Gushers & Dusters: A weekly look at what we liked — and didn’t

June 24, 2016 at 2 a.m.

GUSHER: For news that some Texas lawmakers will be working in the 2017 legislative session to increase allowable uses of medical marijuana. They are looking at ways of expanding a law approved in 2015 that lets patients with a rare form of epilepsy be legally treated with cannabidiol, or CBD. That was a good step, but it fell far short of the needs of many who could be helped. Because other states have approved such uses of medical marijuana, Texas is creating a class of medical refugees who leave the state to receive treatments.

DUSTER: For a disagreement over language that is being cited as the reason for $142,000 in donations made for a new Longview animal shelter to be withheld from the intended recipient. We believe most who donated to Fete for Pets meant their money to go to the shelter that is about to open, and hope that is where the funds wind up after the various definitions of no-kill are parsed.

GUSHER: For efforts made two years ago to educate Longview residents about the importance of eliminating mosquito-breeding grounds across the city. Then, the educational push was to fight West Nile virus, but it is paying dividends again as the Zika virus continues its march toward our region.

GUSHER: For LeTourneau University, whose bachelor’s degree holders enter the workforce with great prospects for respectable starting pay. A new survey this week showed the Longview-based university’s grads tied for fifth place in Texas and 72nd among more than 1,000 colleges surveyed in terms of starting pay.

DUSTER: For Texas officials who are continuing to throw good money after bad — to the tune of more than $3.5 million so far — fighting legal battles over the state’s strictest-in-the-nation voter ID law. Three federal courts so far have struck down the law, which they have said amounts to voter suppression. But rather than fix the law, Texas for more than five years has been running up the tab on taxpayers to put off doing that. The state eventually will have to make its voter ID rules comply with the Constitution, but apparently is happy to keep spending to put off that day.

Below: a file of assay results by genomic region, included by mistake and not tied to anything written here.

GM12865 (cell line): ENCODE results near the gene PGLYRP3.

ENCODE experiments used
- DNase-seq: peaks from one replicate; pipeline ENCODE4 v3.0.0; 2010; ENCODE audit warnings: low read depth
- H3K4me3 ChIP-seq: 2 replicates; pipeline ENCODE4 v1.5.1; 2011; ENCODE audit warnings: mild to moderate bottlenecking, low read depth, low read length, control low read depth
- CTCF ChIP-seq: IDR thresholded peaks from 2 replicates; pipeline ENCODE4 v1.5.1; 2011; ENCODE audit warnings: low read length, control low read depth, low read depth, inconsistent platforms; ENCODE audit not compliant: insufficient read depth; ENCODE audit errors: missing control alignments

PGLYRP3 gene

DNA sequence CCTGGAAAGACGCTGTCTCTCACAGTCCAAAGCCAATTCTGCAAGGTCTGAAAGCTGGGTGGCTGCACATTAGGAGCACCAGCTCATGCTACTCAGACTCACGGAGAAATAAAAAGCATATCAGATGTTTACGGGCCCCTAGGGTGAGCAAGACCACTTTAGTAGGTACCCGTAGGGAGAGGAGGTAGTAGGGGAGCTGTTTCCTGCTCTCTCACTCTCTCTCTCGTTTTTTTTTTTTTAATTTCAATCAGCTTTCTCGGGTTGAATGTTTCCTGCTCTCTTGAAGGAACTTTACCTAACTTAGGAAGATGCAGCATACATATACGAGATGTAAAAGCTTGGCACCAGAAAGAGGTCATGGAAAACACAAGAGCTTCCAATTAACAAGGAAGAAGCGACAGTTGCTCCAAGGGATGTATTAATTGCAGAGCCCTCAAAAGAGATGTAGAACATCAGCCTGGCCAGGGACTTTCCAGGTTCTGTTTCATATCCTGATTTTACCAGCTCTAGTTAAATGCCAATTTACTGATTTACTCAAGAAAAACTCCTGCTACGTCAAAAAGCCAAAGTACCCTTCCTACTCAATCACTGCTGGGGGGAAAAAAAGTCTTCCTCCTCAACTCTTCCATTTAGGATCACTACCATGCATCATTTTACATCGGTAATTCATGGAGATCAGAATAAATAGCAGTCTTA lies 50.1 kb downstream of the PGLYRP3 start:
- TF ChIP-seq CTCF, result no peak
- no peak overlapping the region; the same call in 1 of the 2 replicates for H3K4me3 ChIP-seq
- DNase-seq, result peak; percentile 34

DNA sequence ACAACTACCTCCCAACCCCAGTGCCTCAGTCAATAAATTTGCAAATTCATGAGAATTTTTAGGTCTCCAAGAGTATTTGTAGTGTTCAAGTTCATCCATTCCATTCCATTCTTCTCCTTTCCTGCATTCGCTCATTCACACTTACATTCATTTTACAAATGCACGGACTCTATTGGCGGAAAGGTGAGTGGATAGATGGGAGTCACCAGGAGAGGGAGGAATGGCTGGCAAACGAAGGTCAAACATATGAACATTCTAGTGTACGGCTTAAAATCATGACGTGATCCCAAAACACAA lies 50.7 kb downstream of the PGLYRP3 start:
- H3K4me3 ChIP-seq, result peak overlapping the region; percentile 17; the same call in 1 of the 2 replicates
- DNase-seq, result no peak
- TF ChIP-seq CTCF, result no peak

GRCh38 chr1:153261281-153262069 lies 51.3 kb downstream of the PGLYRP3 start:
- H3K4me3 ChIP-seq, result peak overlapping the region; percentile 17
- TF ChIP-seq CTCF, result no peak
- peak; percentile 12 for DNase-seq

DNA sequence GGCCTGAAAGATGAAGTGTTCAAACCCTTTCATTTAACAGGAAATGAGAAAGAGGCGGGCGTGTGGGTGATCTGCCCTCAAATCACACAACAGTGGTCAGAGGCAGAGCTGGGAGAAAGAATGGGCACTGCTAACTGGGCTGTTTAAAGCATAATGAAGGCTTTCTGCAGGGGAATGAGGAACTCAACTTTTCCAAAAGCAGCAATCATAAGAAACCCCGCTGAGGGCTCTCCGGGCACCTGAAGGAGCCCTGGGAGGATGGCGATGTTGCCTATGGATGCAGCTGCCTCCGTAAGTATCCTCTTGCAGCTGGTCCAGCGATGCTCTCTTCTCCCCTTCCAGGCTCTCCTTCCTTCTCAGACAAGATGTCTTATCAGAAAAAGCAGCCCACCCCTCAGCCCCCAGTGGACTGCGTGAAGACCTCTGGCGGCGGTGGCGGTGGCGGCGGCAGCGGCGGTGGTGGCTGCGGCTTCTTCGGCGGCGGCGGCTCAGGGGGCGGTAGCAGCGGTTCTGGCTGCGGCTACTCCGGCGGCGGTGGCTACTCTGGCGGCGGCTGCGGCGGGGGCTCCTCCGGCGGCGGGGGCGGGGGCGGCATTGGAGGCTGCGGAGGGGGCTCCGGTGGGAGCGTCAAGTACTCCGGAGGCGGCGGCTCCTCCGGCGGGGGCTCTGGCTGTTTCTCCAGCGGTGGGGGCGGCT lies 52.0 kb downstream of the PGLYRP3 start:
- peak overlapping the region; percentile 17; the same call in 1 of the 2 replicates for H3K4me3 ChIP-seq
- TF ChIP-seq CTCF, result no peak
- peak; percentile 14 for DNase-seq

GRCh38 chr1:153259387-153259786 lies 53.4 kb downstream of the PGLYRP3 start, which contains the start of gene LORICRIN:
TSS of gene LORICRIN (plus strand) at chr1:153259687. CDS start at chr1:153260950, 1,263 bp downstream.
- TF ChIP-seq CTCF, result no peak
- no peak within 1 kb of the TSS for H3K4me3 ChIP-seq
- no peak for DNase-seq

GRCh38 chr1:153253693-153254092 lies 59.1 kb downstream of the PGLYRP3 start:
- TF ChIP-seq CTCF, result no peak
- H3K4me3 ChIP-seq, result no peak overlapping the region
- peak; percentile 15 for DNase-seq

GUSHER: For the Gregg County department of information technology, which received one of just three excellence awards bestowed this year by the Texas Association of Governmental Information Technology Managers. The award recognizes the county’s department for a three-year effort to increase its system’s reliability and security after a 2010 hacking incident exposed weaknesses.

GUSHER: For Juneteenth celebrations in Longview and across the area during the past week. Juneteenth celebrates the day news of the Emancipation Proclamation reached Texas, putting an end to human slavery. For many years, Juneteenth was almost an underground holiday, but no more. This is history worthy of celebration — and history that must never be forgotten.

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